Monday, May 17, 2004

Microsoft and Extreme Programming

by Asim Jalis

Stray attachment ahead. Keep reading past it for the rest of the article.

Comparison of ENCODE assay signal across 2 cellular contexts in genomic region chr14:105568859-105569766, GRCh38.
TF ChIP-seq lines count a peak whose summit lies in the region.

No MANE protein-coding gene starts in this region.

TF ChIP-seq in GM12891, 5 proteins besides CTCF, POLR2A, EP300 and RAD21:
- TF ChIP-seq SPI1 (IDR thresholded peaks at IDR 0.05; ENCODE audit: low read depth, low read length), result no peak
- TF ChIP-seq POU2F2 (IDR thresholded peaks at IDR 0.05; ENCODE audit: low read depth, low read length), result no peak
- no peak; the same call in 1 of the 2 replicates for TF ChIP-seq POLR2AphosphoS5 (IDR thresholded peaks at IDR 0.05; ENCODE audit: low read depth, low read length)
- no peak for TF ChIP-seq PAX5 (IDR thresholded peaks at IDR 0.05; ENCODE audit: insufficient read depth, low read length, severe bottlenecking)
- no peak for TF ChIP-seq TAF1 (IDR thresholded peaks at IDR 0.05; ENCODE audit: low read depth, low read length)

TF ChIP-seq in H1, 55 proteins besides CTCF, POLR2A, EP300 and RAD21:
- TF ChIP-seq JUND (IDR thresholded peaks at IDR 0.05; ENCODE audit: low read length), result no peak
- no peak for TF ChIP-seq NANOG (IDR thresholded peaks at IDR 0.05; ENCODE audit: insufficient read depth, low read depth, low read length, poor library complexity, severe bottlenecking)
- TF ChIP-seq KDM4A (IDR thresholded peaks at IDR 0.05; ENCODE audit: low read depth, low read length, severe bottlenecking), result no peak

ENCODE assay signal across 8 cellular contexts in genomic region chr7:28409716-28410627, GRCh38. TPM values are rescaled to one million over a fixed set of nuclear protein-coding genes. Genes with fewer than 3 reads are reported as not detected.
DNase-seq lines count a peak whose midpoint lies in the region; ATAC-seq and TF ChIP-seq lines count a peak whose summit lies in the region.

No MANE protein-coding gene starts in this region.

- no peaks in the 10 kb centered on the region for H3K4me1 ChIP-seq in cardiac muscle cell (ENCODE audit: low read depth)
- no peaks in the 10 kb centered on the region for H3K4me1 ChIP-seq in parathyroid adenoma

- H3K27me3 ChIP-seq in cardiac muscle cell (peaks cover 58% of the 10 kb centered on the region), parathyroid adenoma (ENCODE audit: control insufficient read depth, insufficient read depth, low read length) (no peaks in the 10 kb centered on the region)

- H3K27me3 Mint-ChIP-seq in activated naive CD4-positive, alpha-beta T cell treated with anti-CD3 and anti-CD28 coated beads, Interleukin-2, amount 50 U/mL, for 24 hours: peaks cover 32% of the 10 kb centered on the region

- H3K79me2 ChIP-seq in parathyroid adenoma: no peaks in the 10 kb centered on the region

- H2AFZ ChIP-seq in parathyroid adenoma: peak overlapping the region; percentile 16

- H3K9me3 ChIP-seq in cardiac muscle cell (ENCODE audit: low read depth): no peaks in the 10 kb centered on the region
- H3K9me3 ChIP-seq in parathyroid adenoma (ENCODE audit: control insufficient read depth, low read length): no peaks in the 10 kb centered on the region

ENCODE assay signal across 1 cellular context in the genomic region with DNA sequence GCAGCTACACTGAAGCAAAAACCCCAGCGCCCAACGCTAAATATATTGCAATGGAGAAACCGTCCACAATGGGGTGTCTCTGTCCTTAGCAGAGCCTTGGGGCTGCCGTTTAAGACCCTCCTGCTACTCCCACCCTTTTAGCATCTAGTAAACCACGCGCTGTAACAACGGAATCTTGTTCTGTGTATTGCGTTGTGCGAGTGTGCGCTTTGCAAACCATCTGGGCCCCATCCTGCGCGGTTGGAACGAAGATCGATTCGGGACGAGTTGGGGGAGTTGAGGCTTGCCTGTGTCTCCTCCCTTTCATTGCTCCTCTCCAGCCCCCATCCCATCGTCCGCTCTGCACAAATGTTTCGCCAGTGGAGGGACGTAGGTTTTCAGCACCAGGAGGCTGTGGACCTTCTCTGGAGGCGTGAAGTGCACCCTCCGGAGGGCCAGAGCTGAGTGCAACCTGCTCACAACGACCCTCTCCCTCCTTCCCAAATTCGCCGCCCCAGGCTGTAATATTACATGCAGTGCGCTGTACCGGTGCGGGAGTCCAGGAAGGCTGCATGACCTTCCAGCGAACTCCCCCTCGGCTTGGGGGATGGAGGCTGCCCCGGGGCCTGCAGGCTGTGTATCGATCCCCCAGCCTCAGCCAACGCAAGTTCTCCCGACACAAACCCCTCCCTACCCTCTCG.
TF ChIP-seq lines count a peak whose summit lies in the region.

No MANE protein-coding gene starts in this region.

These insights are related to seeing up close how the Microsoft development process works. The fundamental problem with the way we were doing XP (and this might be the way a lot of organizations do XP) is that there is no appreciation for the significance of a release. A release is assumed to be just a bunch of iterations blended together. It is precisely the sum of its parts (the iterations) and nothing more. Related to this is the idea that stories create user value. Or that each iteration delivers value. In fact both of these statements are false. There is an illusion of value. But there is no real value. It's a game. Let's take a really really simple example. Suppose I am writing a commercial printf library that implements the printf function for Java. Say there is some small demand for this. So suppose I implement %d first. This creates almost no value. No user would be interested in investing in downloading and using a function that just implements %d. A program that is useful is much much more than the sum of its parts. The features work in concert to create value. The function is not a linear slope, but rather it is a kind of a non-linear step function. It is all or nothing. Each release consists of a bundle of mutually reinforcing features that together deliver real value.